The pensioners among you will probably be delighted by yesterday's Autumn Statement (unless you were hoping to invest in buy-to-let, but that's another story), with Chancellor George Osborne proudly announcing that pensioner benefits will be maintained. But is it all it's cracked up to be?
Well, it's certainly good news if you rely on your state pension as your main source of retirement income. Thanks to the triple lock system, the basic level of state pension will rise by £3.35 per week from 1 April next year – the largest real-terms increase in 15 years, according to the Government – resulting in a weekly basic pension of £119.30. Those who are yet to retire will also be pleased to know that the new flat rate state pension, which also launches in April, will be set at £155.35, giving a bit more certainty over future standards of living.
Osborne said that, by taking all of the increases in basic state pension since the Conservatives formed a Government in 2010 into account, pensioners are now £1,125 better off per year, but that's where the benefits arguably end – and they may not be all that great anyway. The fact is that many people rely on a private pension as well as the state pension in order to achieve a comfortable level of income in retirement, and this is where people's finances can falter, as our own analysis shows that private pension provision has suffered dramatically in recent years.
Richard Eagling, editor of Investment Life & Pensions Moneyfacts, says that while a rise in the basic state pension is to be welcomed, "this has to be balanced by the difficulties facing individuals attempting to fund a comfortable retirement through their own private provision".
In fact, our analysis shows that the average annual retirement income for a male aged 65 has actually fallen by 24% since 2010: if they'd paid £100 per month into a typical pension fund for the last 25 years, they'd have built up a pot of £65,140 if they retired now, but if they'd retired in May 2010, they'd have amassed a pot of £70,089. When the fall in annuity rates is also factored in, this equates to an average annual annuity income of £3,263 today compared with the £4,345 they could have achieved in May 2010, a reduction of £1,082 per year.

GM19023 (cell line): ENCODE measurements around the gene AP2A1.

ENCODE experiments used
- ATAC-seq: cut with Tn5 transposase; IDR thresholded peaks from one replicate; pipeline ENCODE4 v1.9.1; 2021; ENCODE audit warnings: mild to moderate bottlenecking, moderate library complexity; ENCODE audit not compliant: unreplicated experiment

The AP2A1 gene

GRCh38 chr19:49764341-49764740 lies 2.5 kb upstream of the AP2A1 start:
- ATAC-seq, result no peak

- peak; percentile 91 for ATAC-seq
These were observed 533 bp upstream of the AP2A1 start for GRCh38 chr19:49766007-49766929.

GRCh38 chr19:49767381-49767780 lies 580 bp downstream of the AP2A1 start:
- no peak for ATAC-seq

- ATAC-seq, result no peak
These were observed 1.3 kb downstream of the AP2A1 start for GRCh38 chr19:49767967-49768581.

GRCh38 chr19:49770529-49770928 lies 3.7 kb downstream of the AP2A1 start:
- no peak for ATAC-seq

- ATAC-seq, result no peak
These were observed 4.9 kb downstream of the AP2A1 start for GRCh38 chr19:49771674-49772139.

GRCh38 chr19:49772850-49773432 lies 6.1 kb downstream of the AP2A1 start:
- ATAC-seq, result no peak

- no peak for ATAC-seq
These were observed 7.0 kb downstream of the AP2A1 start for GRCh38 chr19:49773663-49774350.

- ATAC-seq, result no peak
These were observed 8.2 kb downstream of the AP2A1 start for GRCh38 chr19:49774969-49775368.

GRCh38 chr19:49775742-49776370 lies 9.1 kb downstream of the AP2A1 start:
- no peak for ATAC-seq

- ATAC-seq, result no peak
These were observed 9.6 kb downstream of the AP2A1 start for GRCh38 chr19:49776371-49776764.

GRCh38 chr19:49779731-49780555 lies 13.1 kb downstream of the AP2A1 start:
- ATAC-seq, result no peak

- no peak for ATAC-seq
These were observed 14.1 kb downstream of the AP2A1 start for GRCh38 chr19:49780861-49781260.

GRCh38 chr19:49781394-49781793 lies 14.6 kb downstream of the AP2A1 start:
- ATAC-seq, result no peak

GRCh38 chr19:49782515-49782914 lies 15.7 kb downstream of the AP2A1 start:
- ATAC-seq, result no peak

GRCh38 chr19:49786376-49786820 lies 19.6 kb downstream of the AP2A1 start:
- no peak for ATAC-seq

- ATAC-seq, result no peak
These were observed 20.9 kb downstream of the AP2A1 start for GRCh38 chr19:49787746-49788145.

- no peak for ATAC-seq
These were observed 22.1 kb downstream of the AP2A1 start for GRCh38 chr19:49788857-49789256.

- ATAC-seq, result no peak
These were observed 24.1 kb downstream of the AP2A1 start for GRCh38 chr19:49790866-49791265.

So, this means that Osborne's increase of £1,125 is actually reduced to a rise in income of just £43 per year for many retirees, and when the cost of living is factored in, the improvement is all but meaningless. "This raises the question of whether enough is being done to address the challenges and difficulties facing those individuals acting responsibly and trying to make their own pension provision," concluded Richard. "Raising the basic state pension is only half of the battle."
Even though the rise in state pension will be welcomed by many, for those approaching retirement, there are still things you need to do if you want to secure the best income possible. Aside from saving more into your private or workplace pension, one of the best things do to is to shop around for annuity rates.
Retirement incomes may have fallen in recent years but an annuity is still the only way to derive a guaranteed income from your pension pot, and if you shop around, you stand a better chance of getting a decent rate. Combine that with the boost in state pension and the improvement could be worth it, ideally leaving you with a retirement income that ensures you're as comfortable as possible.
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